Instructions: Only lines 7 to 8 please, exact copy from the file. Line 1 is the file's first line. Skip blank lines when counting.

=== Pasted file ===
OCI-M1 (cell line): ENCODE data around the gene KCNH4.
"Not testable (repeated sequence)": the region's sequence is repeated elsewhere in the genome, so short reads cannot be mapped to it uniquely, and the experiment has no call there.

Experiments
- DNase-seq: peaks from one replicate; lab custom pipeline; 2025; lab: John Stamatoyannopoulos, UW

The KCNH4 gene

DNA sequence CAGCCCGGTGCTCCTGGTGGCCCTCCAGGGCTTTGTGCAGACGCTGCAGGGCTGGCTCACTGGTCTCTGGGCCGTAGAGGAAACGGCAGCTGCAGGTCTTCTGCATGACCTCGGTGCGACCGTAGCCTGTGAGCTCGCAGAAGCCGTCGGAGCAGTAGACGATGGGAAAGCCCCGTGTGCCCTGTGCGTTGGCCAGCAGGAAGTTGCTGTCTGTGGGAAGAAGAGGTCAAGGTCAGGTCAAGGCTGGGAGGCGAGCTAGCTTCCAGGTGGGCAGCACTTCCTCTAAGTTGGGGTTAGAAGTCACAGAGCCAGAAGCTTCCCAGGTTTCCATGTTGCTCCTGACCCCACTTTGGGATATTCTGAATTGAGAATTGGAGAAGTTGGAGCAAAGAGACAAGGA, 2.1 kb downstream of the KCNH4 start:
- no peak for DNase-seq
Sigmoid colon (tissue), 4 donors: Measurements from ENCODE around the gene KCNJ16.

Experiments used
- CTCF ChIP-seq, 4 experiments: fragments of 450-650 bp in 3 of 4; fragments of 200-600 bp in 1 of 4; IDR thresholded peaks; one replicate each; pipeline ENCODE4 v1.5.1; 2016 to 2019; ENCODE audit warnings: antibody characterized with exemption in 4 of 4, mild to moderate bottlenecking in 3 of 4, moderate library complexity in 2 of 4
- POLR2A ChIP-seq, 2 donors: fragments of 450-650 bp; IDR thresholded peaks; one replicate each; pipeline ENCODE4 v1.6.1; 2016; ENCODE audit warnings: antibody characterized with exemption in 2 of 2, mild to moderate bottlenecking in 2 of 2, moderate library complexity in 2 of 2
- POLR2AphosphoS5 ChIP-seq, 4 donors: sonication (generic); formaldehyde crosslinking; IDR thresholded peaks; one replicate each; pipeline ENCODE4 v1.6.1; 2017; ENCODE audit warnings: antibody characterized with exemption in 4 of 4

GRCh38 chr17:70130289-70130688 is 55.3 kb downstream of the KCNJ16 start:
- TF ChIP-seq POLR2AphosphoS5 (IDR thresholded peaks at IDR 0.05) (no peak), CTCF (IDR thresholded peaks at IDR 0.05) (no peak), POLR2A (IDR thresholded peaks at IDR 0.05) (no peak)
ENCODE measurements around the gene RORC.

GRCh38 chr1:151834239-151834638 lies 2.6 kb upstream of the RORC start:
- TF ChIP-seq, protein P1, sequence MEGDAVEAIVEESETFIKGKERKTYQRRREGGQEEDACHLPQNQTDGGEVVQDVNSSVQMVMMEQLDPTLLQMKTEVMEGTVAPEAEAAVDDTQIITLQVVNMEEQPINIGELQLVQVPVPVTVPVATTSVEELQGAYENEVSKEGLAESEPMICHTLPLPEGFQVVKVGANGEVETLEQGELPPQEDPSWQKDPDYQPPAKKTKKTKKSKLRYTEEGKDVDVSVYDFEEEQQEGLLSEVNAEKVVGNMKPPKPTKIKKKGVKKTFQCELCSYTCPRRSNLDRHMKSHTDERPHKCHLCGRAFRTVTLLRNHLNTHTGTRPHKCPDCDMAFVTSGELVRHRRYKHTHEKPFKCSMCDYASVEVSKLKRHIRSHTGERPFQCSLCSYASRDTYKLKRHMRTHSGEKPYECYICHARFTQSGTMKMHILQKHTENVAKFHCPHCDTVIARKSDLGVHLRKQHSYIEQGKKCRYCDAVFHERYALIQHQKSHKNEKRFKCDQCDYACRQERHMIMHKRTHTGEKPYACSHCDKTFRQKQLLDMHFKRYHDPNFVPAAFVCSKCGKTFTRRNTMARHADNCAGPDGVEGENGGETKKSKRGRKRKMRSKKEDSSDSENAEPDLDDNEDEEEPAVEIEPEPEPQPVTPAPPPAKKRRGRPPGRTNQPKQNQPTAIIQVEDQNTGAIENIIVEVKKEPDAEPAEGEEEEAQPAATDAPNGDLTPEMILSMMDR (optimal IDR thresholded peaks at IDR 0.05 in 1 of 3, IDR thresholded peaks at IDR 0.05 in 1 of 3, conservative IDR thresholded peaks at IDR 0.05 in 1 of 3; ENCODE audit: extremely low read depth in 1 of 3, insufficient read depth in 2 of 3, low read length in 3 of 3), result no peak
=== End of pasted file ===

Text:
- no peak for DNase-seq
Sigmoid colon (tissue), 4 donors: Measurements from ENCODE around the gene KCNJ16.